The Church is Missionary because of the Holy Spirit
Easter and Pentecost are the most solemn feasts of the liturgical year because they acknowledge with great joy the miracle of God’s gift-of-self to us for the sake of our redemption and sanctification.
Easter celebrates our redemption. Pentecost focuses our attention on sanctification, the work that the Holy Spirit carries out within each of us and in the church as a whole. Redemption and sanctification are gifts from God that are necessary for salvation. Without Christ’s death and resurrection, we would be stuck in our sins, prisoners of our sinfulness and the sins of the world. Without sanctifying grace, we would not have the strength to carry on. We know that we need the Holy Spirit’s sevenfold gifts (wisdom, understanding, counsel, fortitude, knowledge, piety and fear of the Lord) to sanctify us, make us holy, and sustain us in life’s journey.
Our Lord promised that He would prepare a place for us in Heaven. He sent His Holy Spirit so that we might have the courage and the confidence we need to be faithful to His promise.
In His apostolic exhortation, (the joy of the Gospel), Pope Francis argues passionately for a renewed missionary spirit in the church. In his final chapter, the Pope exclaims: “How I long for the right words to stir up enthusiasm for a new chapter of evangelization full of fervor, joy, generosity, courage, boundless love and attraction! Yet I realize that no words of encouragement will be enough unless the fire of the Holy Spirit burns in our hearts.” The Pope challenges us no matter who we are, to be “spirit—filled evangelizers,” missionary disciples of Jesus Christ whose hearts are on fire. We are called to be missionary disciples, “who are willing to move beyond our comfort zones to proclaim the good news and serve others. The message of Jesus is clear, “Go therefore, and make disciples of all nations, baptizing them in the name of the Father, and of the Son, and of the Holy Spirit, teaching them to observe all that I have commanded you.”(Mt 28:19-20). This great commission belongs to each of us and to the whole church.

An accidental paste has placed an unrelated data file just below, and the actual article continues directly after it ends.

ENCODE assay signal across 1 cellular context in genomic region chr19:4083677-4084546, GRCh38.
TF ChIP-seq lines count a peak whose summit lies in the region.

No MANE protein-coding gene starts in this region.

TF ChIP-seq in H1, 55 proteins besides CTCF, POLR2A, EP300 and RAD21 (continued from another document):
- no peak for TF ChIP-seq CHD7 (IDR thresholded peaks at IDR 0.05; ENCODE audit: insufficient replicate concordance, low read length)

Because of the Holy Spirit, each baptized Christian, and the entire community of faith, can be missionaries for Christ. We can fulfill the mission given to us by our Lord because of the sanctifying grace poured into our souls by the Holy Spirit at baptism and confirmation.
This same sanctifying grace is renewed and strengthened each time we receive the sacrament of penance and the Holy Eucharist. The church is missionary by her very nature, and so are we. Let’s pray that we will be open to the gifts the Spirit brings to each of us so that we can be courageous in carrying out Christ’s mission.
To the Patrons of St. Raymond’s,
Tony and I would like to thank you for attending our ordination last weekend. We really appreciated the turn out to share our special day. Events like this really show the Christianity and fellowship in our Lord at St. Raymond’s, as a communal expression. Our Church is alive with the Holy Spirit and worth sharing with all we come in contact with each day; let this event inspire all of us to extend an invitation to others to come and take part in this special place.
Thanks and God Bless you and your families,
The Five First Saturdays Devotion
Our Lady of Fatima Promises all the Graces Necessary for Heaven if a Catholic Finishes the Five First Saturdays of Devotion.
“...Tell them that I promise to assist at the hour of death with the graces necessary for salvation all those who, in order to make reparation to me, on the First Saturday of five successive months, go to confession, receive Holy Communion, say five decades of the Rosary and keep me company for a quarter of an hour, meditating on the fifteen mysteries of the Rosary.”